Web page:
From Reuters, get the Saab deal wrap up here, along with a Saab factbox, timeline and profile of Spyker’s CEO Victor Muller. Find some additional facts about Spyker from The Swedish Wire here.

The Guardian has a great story on the mystique around the car brand called, “How did it all go wrong for Saab?”, and in a warning before the deal was announced, Fiat and Chrysler Chief Executive Sergio Marchionne said: “Marginal players will continue to be marginalized.”

Hershey’s day in the sun

HERSHEYWith the smell of Cadbury Cream Eggs and Kraft cheese slices thick in the air, Nestle could well be getting hungry for some M&A. Will the Kraft-Cadbury deal soften the Hershey Trust enough for a Nestle merger?

Nestle has plenty of firepower with $28 billion from the sale of its remaining stake in eyecare group Alcon and Hershey might be seen as no more than a large bolt-on. In addition, Hershey is one deal Nestle could do without big anti-trust issues.

And as David Jones reports, from a Hershey perspective, some heat may be softening the the Hershey Trust’s aversion to a deal.

The afternoon deal on IPOs

Nothing says “recoverLEHMAN/y” like a stong IPO market and investors’ rising risk appetite seems to be taking hold as markets bounce back from the financial crisis. Two of the best IPO reads are Bloomberg’s “Skype founders pondering IPO don’t need “love” from Andreessen” and peHUB’s “If Facebook doesn’t go public, what then?” Also see this slideshow on 15 hot tech companies ready for an IPO from The Business Insider.

Other notable reads:

European IPO market poised for recovery (Reuters)

For Singapore bourse, IPOs remain the Achilles heel (Reuters)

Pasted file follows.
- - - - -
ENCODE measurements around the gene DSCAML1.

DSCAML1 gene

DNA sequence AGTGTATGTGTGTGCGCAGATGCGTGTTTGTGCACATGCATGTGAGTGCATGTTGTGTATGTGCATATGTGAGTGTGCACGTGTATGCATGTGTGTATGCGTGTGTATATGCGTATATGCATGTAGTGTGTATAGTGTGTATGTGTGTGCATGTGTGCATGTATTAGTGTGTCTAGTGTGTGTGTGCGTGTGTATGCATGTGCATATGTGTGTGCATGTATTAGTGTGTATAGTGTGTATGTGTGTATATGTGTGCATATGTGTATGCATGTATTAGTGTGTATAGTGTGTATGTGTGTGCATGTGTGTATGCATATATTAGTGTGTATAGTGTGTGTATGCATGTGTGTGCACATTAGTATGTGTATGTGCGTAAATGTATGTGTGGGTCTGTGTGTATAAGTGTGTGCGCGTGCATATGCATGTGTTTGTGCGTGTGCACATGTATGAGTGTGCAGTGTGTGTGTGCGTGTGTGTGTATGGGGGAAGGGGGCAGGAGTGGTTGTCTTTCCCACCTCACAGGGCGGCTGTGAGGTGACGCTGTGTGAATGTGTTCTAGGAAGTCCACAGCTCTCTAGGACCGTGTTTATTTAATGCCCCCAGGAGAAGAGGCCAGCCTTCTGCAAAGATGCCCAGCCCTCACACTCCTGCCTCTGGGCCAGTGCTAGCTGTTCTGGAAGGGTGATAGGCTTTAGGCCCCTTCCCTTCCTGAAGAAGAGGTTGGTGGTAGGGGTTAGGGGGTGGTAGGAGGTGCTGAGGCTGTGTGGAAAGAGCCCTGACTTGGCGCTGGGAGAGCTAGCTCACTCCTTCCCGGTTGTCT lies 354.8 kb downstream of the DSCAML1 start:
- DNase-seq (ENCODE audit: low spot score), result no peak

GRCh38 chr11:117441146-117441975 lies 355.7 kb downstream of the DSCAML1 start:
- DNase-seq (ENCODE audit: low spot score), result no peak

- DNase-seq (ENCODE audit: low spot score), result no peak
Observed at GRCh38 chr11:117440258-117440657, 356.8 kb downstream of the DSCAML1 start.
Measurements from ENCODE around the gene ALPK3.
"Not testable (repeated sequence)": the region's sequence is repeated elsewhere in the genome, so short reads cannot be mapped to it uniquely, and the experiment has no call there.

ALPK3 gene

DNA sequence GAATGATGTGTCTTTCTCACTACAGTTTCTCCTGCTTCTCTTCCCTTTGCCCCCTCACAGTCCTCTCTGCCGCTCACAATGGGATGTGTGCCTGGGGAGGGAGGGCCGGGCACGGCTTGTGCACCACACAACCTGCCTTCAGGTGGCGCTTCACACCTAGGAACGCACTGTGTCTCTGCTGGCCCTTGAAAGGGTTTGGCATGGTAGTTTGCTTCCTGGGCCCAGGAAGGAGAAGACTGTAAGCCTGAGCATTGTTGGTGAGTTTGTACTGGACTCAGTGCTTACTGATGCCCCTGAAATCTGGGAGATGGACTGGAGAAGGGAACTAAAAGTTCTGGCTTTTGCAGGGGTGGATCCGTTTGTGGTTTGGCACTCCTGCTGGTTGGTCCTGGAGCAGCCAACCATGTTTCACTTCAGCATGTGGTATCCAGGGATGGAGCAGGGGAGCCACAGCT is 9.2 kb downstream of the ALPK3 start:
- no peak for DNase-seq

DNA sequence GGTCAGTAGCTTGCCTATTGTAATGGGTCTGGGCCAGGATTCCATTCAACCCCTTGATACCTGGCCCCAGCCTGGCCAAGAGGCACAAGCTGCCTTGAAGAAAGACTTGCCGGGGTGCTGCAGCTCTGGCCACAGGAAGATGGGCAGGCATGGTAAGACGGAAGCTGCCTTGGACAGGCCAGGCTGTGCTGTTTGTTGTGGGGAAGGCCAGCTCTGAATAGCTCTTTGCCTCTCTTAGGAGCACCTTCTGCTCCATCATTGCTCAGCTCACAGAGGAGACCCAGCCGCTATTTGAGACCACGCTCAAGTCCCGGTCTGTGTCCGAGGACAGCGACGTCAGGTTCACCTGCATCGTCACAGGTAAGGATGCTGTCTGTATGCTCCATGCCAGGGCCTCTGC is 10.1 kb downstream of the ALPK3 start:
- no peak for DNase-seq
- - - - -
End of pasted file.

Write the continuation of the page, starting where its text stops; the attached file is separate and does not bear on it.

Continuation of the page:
China Took the 2009 IPO Crown

The VC-Backed IPO Pipeline (peHUB)

Private-Equity Exits Are Seen Dominating 2010 IPOs (WSJ)

Financial Engines Steers Toward IPO (WSJ)

Fiat chief raises hopes for Chrysler IPO in 2011 (FT)

The afternoon deal

china screensThe Chinese media sector may seem an unlikely place to make money, given the government’s approach to censorship, but  Reuters’ George Chen finds the private equity industry is hungry for pre-IPO companies in an area with big potential.  Read Chen’s story: China media sector: A magnet for private equity funds and the factbox about China’s media industry.

Related stories from Reuters include:

Baidu to launch online video site for premium content

China video site PPLive eyes profits in 2010

Microsoft pegs China search market as top priority

More background:

China says 5,394 arrested in Internet porn crackdown (Reuters)

China pushes global channels for media (China Daily)

China regrets over WTO appeal ruling on publication imports (China Daily)

Senior Chinese leader urges better media supervision (Xinhua)

The afternoon deal

For an M&A story you can’t get much better than today’s Kraft/Cadbury/Nestle/Buffett mash-up.  Kraft said it would give detailed terms of its alternative cash offer by January 19, stay tuned. Here is a breakdown of the deal:

What is Buffett up to?